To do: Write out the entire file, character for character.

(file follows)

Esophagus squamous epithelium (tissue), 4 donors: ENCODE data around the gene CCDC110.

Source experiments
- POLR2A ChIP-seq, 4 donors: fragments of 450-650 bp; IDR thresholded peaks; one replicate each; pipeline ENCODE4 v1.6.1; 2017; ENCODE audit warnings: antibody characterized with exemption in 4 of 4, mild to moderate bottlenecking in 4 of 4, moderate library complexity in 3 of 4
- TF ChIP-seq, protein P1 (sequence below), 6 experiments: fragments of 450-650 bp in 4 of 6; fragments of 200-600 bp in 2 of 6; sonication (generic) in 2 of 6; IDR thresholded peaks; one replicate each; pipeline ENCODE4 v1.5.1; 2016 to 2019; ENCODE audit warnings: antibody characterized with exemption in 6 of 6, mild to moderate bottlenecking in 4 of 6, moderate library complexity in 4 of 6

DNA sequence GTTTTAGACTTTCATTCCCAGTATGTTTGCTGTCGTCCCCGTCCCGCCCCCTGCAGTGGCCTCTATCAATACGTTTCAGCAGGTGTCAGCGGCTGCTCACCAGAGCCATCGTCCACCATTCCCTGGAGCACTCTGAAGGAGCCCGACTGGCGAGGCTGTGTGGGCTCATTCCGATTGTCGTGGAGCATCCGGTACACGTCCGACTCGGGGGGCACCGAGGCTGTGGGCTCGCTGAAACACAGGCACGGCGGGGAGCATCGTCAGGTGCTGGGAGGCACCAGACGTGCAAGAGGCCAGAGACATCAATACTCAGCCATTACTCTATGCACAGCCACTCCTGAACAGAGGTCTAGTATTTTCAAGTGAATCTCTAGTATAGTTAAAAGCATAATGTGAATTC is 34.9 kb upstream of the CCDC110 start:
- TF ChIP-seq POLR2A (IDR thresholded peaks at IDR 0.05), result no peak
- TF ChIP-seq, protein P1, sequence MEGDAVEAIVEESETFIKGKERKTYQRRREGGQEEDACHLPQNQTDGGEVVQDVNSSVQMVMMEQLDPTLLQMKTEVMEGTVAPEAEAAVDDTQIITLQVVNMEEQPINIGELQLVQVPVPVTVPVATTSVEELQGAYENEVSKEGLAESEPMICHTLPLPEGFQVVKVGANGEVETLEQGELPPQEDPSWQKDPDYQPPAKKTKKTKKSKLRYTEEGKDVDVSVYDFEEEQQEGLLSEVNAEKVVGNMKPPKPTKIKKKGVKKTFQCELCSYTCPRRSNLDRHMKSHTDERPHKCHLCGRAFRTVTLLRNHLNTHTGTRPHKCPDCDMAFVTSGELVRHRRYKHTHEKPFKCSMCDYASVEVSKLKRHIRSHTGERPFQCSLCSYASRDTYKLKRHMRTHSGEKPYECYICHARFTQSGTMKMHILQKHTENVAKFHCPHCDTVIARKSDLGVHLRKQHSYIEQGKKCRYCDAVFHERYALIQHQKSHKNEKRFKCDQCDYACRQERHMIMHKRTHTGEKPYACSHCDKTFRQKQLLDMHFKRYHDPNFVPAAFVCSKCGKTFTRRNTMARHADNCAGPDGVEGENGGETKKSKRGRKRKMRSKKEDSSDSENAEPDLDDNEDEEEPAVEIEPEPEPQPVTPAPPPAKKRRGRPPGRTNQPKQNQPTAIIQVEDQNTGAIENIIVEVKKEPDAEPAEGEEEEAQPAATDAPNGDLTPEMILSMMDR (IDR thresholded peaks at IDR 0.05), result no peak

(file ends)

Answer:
Esophagus squamous epithelium (tissue), 4 donors: ENCODE data around the gene CCDC110.

Source experiments
- POLR2A ChIP-seq, 4 donors: fragments of 450-650 bp; IDR thresholded peaks; one replicate each; pipeline ENCODE4 v1.6.1; 2017; ENCODE audit warnings: antibody characterized with exemption in 4 of 4, mild to moderate bottlenecking in 4 of 4, moderate library complexity in 3 of 4
- TF ChIP-seq, protein P1 (sequence below), 6 experiments: fragments of 450-650 bp in 4 of 6; fragments of 200-600 bp in 2 of 6; sonication (generic) in 2 of 6; IDR thresholded peaks; one replicate each; pipeline ENCODE4 v1.5.1; 2016 to 2019; ENCODE audit warnings: antibody characterized with exemption in 6 of 6, mild to moderate bottlenecking in 4 of 6, moderate library complexity in 4 of 6

DNA sequence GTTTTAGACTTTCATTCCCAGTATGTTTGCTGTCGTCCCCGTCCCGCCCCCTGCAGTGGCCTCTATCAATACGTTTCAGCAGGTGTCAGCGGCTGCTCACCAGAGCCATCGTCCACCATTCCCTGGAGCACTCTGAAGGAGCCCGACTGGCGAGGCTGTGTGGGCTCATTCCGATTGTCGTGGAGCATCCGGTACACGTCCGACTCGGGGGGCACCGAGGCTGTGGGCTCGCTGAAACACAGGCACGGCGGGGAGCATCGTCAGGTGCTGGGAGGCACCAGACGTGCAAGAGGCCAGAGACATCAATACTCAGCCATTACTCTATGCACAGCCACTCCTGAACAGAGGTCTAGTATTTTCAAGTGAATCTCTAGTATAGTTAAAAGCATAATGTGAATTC is 34.9 kb upstream of the CCDC110 start:
- TF ChIP-seq POLR2A (IDR thresholded peaks at IDR 0.05), result no peak
- TF ChIP-seq, protein P1, sequence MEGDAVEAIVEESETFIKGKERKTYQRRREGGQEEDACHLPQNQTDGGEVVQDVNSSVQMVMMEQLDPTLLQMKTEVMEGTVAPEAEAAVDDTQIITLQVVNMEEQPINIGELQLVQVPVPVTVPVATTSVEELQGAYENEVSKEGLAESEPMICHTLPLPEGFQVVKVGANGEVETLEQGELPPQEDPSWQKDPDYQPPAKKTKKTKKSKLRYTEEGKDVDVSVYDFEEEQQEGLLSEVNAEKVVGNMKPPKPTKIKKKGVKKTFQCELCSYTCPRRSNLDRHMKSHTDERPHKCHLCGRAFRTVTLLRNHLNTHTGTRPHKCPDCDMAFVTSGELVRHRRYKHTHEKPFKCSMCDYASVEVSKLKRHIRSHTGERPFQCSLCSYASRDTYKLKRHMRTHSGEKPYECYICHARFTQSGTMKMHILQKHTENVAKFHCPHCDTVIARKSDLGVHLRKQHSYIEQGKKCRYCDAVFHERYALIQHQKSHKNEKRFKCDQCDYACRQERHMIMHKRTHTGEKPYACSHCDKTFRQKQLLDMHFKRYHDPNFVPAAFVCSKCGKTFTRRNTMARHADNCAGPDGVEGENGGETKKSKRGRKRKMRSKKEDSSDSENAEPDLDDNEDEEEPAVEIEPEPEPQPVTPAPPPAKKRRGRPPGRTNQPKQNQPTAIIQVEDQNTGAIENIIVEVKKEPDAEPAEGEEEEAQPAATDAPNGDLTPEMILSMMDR (IDR thresholded peaks at IDR 0.05), result no peak